—Martin Niemöller (1945) [he served seven years in a concentration camp]
“You know, most men would get discouraged by now. Fortunately for you, I am not most men!”"The point of the Fourth Amendment, which often is not grasped by zealous officers, is not that it denies law enforcement the support of the usual inferences which reasonable men draw from evidence. Its protection consists in requiring that those inferences be drawn by a neutral and detached magistrate instead of being judged by the officer engaged in the often competitive enterprise of ferreting out crime."
---Pepé Le Pew
—Johnson v. United States, 333 U.S. 10, 13-14 (1948)
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Category Archives: Knock and announce
Today is [or maybe] the 414th anniversay of Semayne’s Case and judicial recognition of knock-and-announce and the castle doctrine
Today (as best as can be determined) is the 414th anniversary of Semayne’s Case recognizing both knock-and-announce and the castle doctrine at common law. Back then, the dates of decisions weren’t as important and they appeared in reporters well after … Continue reading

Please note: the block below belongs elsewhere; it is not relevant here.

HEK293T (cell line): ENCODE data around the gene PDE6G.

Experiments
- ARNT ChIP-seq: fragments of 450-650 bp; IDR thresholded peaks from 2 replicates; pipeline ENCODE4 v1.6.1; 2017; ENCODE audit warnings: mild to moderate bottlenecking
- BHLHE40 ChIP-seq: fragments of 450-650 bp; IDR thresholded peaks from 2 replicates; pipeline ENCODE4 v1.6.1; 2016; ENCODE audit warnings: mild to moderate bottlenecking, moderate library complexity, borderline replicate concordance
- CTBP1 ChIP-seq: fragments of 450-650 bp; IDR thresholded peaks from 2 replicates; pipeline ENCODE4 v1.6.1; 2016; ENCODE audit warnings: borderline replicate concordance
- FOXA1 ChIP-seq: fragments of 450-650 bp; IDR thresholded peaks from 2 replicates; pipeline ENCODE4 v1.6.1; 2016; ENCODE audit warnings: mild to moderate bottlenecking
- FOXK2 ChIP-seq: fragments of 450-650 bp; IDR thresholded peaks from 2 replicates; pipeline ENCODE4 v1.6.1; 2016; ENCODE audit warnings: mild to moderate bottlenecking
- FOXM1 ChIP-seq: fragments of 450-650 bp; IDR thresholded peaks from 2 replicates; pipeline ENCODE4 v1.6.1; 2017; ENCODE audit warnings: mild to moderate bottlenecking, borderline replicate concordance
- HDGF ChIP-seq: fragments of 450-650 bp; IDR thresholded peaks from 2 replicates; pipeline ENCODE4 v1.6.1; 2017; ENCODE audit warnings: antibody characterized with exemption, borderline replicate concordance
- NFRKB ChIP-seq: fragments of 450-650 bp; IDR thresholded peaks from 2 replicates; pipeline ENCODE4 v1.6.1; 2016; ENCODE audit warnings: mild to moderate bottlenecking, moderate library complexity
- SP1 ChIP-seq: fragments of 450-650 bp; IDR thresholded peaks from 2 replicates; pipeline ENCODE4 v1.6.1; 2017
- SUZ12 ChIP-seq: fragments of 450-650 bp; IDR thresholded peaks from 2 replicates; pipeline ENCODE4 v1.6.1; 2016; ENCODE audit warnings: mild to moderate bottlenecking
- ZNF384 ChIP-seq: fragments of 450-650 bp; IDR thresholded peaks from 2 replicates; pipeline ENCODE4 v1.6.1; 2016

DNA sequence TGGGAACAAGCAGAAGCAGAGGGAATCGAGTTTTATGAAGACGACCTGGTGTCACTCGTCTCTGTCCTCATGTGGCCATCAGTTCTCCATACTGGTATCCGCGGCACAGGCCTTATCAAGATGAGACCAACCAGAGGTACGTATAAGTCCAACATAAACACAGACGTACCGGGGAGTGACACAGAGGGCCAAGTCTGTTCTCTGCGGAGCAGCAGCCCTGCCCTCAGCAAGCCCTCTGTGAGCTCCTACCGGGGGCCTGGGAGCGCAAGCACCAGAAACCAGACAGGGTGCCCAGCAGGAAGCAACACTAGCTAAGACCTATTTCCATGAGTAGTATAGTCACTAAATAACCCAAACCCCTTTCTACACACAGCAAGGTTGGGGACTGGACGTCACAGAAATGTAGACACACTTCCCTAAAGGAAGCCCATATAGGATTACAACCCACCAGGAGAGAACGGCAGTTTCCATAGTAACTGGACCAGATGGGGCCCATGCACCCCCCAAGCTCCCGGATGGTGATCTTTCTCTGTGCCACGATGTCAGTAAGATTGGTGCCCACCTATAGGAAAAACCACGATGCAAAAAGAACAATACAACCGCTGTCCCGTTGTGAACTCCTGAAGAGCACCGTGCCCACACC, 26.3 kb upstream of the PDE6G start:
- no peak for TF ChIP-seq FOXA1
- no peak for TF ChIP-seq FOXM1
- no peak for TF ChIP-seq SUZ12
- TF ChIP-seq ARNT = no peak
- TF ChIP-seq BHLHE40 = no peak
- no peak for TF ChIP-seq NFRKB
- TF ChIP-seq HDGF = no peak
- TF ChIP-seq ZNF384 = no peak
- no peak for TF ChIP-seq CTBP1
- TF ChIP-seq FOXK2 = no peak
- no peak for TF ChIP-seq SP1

OH4: Knock-and-announce is not a 4A exclusion issue, and no justification shown for state const. to have different result
Failure to knock-and-announce was not a Fourth Amendment violation, and defendant gave no justification for extending the state constitution. State v. Robinson, 2017-Ohio-8274, 2017 Ohio App. LEXIS 4658 (4th Dist. Sept. 27, 2017). Defendant waived his knock-and-announce claim by not … Continue reading
The Ohio Supreme Court follows Hudson under the state constitution and holds that a violation of knock-and-announce does not justify suppression of the search. The state constitution has been applied more broadly than the Fourth Amendment on occasion, but not … Continue reading
Hudson v. Michigan, 547 U.S. 586 (2006), decided 11 years ago today, unraveling the knock-and-announce rule of Wilson v. Arkansas (1995) and Richards v. Wisconsin (1997). It’s constitutionally required, it saves lives, it’s far more civil in a civil society, … Continue reading
Defense counsel wasn’t ineffective for not raising a challenge to the officer’s failure to knock-and-announce before entering defendant’s home on a search warrant for drugs. She had priors, there were controlled buys, and guns often go with drugs. The knock-and-announce … Continue reading